Optimizing your pages, blog posts and products for search engines starts with choosing the keyword that you want to rank for. Needless to say that this is one of the most important parts of optimizing your store. Keyword research will help you to get to know your customers and how they search through the search engines.
But that doesn’t mean it’s easy. We noticed a lot of webshop owners find it difficult to pick the right keyword. Let’s clear things up to make it a little easier. Here, we’ll explain how to properly research for keywords in just a few steps.
What keyword you choose depends on your site, your visitors and their online behavior. You know your site, your customers and your products. We’ll start with some information about different kinds of keywords and their search volumes.
The search demand curve
What kind of keyword did you choose? Do you need to make it more specific?
Short tail keywords are unspecific one word keywords which (mostly) have a lot of search volume. Due to the high amount of competition, it’s hard to rank for these kinds of keywords and it’s even harder to convert.
Long tail keywords, written in natural languages, can be larger in search volume than short tail keywords. This is because they’re less competitive and more relevant to your websites content. Consequently, long tail keywords have a higher conversion rate and are easier to rank for.
Say that we sell all different kinds of coffee. We could use ‘coffee’ as our keyword. This would be quite an unspecific keyword. Search results would contain a lot of different websites, such as coffee corners, coffee brands, coffee blogs and etc. The chances of ranking high with this kind of keyword is very small because all these websites are ranking for it.
To give you another example, we’ll continue the fictional coffee store story. The coffee store mostly sells their products to coffee corners. These coffee corners know a lot about our products and also know what they want to buy from us. In this case, they’ll search more specific terms. It works best when you use the coffee brand and other specifics as the keyword because the customer will directly search for the brand and/or for specific items.
We mostly recommend choosing a specific, long tail keyword for your products and more middle tail keywords for your categories. This way, you’ll reach people who know exactly what they want to buy and you’ll reach people who are still orientating themselves.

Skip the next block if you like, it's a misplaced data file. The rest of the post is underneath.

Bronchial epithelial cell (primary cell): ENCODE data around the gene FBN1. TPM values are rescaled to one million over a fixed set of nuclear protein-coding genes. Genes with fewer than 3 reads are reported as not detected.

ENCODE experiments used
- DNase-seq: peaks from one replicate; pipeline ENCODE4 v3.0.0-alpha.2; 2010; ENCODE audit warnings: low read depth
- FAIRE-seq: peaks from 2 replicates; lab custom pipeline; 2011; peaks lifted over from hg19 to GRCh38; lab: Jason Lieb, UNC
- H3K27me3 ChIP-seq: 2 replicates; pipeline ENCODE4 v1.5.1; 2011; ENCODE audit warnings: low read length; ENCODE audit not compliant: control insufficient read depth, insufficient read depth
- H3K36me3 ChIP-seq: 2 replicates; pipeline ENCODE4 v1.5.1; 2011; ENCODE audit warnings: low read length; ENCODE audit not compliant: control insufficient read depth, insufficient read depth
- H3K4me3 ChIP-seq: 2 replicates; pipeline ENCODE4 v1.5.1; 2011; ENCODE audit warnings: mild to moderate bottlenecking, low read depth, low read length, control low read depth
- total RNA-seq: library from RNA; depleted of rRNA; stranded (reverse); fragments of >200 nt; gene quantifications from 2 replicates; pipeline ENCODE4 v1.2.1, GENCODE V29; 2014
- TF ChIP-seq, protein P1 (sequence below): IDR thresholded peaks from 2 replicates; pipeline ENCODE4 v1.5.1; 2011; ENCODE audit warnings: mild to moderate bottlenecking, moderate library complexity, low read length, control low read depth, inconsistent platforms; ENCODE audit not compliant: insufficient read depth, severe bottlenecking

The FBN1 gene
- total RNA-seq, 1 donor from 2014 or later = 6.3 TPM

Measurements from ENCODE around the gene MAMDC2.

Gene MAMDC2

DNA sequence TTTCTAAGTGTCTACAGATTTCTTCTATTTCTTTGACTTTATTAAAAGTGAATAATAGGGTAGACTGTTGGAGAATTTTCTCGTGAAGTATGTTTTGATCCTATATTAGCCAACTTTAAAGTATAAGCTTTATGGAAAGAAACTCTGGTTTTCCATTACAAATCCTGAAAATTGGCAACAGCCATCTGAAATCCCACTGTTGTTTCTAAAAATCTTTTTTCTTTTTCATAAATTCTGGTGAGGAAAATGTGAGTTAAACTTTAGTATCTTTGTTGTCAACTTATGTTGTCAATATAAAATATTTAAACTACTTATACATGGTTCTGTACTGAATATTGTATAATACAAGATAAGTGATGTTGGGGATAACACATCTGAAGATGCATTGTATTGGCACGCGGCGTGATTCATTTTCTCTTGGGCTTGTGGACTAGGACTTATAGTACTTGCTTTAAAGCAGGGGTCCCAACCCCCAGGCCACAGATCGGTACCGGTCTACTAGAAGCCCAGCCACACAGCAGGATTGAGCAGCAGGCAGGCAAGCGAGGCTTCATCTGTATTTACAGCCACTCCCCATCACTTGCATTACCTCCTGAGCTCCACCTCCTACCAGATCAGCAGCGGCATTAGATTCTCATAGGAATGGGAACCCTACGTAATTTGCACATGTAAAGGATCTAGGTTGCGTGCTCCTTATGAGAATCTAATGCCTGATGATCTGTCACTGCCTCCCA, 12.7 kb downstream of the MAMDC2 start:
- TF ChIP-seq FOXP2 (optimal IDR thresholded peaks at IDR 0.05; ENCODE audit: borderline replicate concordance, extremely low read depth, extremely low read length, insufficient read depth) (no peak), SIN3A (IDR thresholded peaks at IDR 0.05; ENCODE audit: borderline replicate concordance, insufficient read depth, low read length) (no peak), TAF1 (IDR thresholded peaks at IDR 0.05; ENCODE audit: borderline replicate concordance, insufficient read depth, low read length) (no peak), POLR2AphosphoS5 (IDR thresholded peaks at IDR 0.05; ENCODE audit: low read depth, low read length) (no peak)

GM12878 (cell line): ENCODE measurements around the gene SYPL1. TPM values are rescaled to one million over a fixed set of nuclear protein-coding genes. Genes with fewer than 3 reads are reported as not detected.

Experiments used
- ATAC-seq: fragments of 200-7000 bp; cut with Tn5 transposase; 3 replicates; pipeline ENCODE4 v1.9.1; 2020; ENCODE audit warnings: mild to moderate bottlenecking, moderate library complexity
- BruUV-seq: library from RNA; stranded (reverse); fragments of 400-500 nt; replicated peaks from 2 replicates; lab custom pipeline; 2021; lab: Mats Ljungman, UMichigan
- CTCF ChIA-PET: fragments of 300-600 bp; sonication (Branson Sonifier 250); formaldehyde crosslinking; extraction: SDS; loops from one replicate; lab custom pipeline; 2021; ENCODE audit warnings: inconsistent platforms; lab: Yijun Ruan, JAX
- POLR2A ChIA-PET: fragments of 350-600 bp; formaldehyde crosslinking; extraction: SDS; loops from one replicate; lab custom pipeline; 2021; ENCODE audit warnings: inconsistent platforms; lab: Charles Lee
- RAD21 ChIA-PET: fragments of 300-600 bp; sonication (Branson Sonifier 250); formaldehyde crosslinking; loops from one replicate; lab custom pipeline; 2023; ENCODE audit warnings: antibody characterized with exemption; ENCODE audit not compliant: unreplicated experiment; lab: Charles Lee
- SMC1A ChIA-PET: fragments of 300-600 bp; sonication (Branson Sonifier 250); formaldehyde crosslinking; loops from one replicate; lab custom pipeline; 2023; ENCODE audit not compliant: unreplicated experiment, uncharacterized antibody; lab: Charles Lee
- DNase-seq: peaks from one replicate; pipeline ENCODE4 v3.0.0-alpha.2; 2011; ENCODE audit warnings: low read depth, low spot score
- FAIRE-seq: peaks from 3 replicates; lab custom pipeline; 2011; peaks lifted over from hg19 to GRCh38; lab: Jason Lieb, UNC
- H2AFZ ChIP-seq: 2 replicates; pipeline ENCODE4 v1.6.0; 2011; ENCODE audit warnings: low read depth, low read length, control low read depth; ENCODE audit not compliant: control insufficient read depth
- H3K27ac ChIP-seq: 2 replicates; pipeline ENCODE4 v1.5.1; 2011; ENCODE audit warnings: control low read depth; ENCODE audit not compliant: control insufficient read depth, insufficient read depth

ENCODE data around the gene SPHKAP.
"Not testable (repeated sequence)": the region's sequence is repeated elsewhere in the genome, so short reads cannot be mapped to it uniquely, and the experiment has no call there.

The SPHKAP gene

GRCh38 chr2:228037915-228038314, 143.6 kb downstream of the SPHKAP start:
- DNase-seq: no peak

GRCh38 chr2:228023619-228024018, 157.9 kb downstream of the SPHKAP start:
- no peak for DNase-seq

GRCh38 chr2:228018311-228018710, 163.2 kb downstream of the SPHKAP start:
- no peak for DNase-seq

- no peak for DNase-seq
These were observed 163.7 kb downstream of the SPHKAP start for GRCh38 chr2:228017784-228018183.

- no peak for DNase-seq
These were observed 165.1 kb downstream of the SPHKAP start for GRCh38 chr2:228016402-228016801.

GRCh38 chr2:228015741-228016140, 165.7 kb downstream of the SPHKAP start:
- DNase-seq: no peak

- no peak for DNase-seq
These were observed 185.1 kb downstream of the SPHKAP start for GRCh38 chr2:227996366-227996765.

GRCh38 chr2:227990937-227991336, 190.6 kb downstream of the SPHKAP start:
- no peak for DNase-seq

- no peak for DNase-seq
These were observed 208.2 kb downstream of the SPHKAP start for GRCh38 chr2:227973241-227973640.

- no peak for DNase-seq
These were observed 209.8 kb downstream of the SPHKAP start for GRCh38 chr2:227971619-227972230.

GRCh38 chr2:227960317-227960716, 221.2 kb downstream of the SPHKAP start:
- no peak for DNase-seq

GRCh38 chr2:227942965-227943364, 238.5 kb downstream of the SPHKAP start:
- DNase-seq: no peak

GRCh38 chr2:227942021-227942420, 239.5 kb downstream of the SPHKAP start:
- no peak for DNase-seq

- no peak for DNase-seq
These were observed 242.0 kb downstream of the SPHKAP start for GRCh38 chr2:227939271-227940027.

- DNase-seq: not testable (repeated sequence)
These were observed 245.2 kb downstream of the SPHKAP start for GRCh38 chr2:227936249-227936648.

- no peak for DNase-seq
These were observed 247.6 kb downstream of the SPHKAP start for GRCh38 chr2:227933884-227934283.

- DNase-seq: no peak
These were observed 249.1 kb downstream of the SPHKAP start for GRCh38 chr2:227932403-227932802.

Step one: Checklist
With the given information, you should be able to pick a keyword for one of your products or pages. Don’t worry, it doesn’t have to be the perfect keyword immediately. During the following steps, you will probably realize there’s another keyword that fits better.
- Will the searchers find what they’re looking for when they’re searching these keywords?
- Will they be happy with the content you’ve provided?
- Will the search lead to a purchase or one of your other goals?
- Is the keyword relevant to the content of your page or product?
Step two: Get to know the competition
The internet is big. There are probably websites who (try to) rank for the same keyword that you chose. The more competition, the harder it will be to achieve a high ranking. Let’s try the big search engines like Google and Bing to see how much competition there is on the chosen keyword.
While doing this, take a note of the following:
- Are there any advertisements at the top of the search results?
Many advertisements indicate that there is a lot of competition.
- How many big brands are in the top ten?
When there are a lot of big brands ranking for your keyword, it could take years of effort to conquer a high ranking.
Step three: Google Adwords keyword planner
The Adwords keyword planner gives you suggestions for keywords. The tool also provides the expected search volume and contest of running paid campaigns for these terms. Test how good the keyword works for you and see what your potential results could be.